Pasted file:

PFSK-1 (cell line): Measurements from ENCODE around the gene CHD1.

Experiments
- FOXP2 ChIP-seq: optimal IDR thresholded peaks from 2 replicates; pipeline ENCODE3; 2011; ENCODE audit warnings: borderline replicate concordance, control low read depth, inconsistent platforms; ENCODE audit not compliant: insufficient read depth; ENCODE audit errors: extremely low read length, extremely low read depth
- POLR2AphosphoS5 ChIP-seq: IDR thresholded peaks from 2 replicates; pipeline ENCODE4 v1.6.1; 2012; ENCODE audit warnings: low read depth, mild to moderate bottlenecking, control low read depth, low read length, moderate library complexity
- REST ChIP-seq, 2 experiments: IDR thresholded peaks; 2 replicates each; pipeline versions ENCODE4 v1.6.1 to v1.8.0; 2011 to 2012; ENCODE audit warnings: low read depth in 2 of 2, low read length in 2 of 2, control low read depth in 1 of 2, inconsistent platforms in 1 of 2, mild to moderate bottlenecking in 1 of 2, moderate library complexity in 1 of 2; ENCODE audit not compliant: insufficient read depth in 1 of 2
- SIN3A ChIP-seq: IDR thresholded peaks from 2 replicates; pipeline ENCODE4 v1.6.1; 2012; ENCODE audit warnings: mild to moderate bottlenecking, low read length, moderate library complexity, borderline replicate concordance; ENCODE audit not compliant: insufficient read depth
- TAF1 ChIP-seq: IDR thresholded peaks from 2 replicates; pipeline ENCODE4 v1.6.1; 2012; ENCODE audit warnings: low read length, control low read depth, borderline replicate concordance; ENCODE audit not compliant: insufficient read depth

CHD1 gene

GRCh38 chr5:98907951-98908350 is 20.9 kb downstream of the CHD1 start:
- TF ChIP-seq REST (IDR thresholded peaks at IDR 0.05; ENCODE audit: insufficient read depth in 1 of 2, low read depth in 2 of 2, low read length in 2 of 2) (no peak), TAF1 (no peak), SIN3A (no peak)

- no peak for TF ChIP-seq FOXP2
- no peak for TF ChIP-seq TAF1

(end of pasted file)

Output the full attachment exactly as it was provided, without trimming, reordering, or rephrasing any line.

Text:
PFSK-1 (cell line): Measurements from ENCODE around the gene CHD1.

Experiments
- FOXP2 ChIP-seq: optimal IDR thresholded peaks from 2 replicates; pipeline ENCODE3; 2011; ENCODE audit warnings: borderline replicate concordance, control low read depth, inconsistent platforms; ENCODE audit not compliant: insufficient read depth; ENCODE audit errors: extremely low read length, extremely low read depth
- POLR2AphosphoS5 ChIP-seq: IDR thresholded peaks from 2 replicates; pipeline ENCODE4 v1.6.1; 2012; ENCODE audit warnings: low read depth, mild to moderate bottlenecking, control low read depth, low read length, moderate library complexity
- REST ChIP-seq, 2 experiments: IDR thresholded peaks; 2 replicates each; pipeline versions ENCODE4 v1.6.1 to v1.8.0; 2011 to 2012; ENCODE audit warnings: low read depth in 2 of 2, low read length in 2 of 2, control low read depth in 1 of 2, inconsistent platforms in 1 of 2, mild to moderate bottlenecking in 1 of 2, moderate library complexity in 1 of 2; ENCODE audit not compliant: insufficient read depth in 1 of 2
- SIN3A ChIP-seq: IDR thresholded peaks from 2 replicates; pipeline ENCODE4 v1.6.1; 2012; ENCODE audit warnings: mild to moderate bottlenecking, low read length, moderate library complexity, borderline replicate concordance; ENCODE audit not compliant: insufficient read depth
- TAF1 ChIP-seq: IDR thresholded peaks from 2 replicates; pipeline ENCODE4 v1.6.1; 2012; ENCODE audit warnings: low read length, control low read depth, borderline replicate concordance; ENCODE audit not compliant: insufficient read depth

CHD1 gene

GRCh38 chr5:98907951-98908350 is 20.9 kb downstream of the CHD1 start:
- TF ChIP-seq REST (IDR thresholded peaks at IDR 0.05; ENCODE audit: insufficient read depth in 1 of 2, low read depth in 2 of 2, low read length in 2 of 2) (no peak), TAF1 (no peak), SIN3A (no peak)

- no peak for TF ChIP-seq FOXP2
- no peak for TF ChIP-seq TAF1